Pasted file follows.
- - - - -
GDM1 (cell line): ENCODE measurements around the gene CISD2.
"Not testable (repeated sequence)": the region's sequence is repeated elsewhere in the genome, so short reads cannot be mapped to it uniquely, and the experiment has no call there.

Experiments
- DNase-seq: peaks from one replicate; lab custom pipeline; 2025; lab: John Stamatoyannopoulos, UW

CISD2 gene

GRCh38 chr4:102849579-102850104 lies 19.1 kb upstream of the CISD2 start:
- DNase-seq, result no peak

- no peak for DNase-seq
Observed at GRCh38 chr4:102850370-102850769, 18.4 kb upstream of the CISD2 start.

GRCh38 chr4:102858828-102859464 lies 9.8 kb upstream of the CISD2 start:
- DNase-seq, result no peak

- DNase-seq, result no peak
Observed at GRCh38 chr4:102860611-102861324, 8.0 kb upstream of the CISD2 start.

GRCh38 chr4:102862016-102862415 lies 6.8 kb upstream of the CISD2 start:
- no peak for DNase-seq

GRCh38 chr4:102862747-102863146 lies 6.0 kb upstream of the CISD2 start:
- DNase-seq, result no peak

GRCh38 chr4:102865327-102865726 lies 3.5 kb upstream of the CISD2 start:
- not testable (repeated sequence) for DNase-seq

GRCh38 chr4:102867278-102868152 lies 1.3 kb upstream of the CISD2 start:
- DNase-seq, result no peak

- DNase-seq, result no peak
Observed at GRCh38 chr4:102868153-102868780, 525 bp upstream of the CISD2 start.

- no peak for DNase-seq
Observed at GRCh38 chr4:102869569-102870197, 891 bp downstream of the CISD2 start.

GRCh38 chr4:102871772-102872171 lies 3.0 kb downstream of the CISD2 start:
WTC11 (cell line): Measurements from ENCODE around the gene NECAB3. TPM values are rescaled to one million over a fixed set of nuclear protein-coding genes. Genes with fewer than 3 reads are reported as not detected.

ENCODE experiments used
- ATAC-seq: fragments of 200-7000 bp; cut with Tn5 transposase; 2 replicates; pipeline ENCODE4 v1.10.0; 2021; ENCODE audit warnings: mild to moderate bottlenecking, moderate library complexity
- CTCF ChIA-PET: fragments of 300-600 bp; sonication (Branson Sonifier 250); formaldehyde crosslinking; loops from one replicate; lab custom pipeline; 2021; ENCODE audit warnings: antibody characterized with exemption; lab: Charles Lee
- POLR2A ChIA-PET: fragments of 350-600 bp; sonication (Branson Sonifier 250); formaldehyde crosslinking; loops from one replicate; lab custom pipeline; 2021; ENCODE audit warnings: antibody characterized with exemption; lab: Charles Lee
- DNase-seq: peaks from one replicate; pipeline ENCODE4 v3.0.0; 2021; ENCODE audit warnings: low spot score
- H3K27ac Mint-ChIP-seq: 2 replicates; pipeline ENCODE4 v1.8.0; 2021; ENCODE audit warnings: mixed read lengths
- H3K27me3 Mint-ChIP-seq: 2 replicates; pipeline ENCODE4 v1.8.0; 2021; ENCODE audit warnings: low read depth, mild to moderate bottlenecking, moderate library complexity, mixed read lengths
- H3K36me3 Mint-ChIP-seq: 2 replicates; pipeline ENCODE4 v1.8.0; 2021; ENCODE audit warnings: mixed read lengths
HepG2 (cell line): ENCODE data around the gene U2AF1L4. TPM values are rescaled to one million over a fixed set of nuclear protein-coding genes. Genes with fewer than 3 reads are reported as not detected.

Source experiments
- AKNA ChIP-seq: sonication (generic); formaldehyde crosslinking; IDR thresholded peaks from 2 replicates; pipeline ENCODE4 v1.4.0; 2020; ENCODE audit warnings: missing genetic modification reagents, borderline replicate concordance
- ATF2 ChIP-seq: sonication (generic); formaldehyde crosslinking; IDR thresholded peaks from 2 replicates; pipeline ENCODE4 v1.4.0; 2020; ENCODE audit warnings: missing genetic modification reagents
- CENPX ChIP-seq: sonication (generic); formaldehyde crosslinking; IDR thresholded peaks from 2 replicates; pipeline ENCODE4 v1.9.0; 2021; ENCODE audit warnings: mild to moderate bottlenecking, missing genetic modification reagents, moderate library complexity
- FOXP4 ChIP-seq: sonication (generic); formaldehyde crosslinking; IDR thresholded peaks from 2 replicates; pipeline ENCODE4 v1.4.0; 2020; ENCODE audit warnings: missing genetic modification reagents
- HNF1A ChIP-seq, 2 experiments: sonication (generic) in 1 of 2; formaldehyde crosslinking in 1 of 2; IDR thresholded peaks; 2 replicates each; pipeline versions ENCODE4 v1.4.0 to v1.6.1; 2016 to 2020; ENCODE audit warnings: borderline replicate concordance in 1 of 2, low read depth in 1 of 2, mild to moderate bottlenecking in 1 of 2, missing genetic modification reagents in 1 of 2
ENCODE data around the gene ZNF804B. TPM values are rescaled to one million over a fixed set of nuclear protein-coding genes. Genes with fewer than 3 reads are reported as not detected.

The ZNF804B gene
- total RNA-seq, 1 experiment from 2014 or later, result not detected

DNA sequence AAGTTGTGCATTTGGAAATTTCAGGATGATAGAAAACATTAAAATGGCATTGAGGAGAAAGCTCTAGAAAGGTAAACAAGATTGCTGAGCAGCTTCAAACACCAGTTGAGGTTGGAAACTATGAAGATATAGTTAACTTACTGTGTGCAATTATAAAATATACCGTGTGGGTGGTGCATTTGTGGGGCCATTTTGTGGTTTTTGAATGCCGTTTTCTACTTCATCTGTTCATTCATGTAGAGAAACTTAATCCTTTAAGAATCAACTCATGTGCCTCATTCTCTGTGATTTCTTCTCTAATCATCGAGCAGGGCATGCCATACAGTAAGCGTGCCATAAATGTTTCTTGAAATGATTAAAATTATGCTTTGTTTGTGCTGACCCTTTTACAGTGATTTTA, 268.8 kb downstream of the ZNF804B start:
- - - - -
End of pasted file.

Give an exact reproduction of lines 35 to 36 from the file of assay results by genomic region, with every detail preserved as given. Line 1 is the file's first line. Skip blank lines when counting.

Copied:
- H3K36me3 Mint-ChIP-seq: 2 replicates; pipeline ENCODE4 v1.8.0; 2021; ENCODE audit warnings: mixed read lengths
HepG2 (cell line): ENCODE data around the gene U2AF1L4. TPM values are rescaled to one million over a fixed set of nuclear protein-coding genes. Genes with fewer than 3 reads are reported as not detected.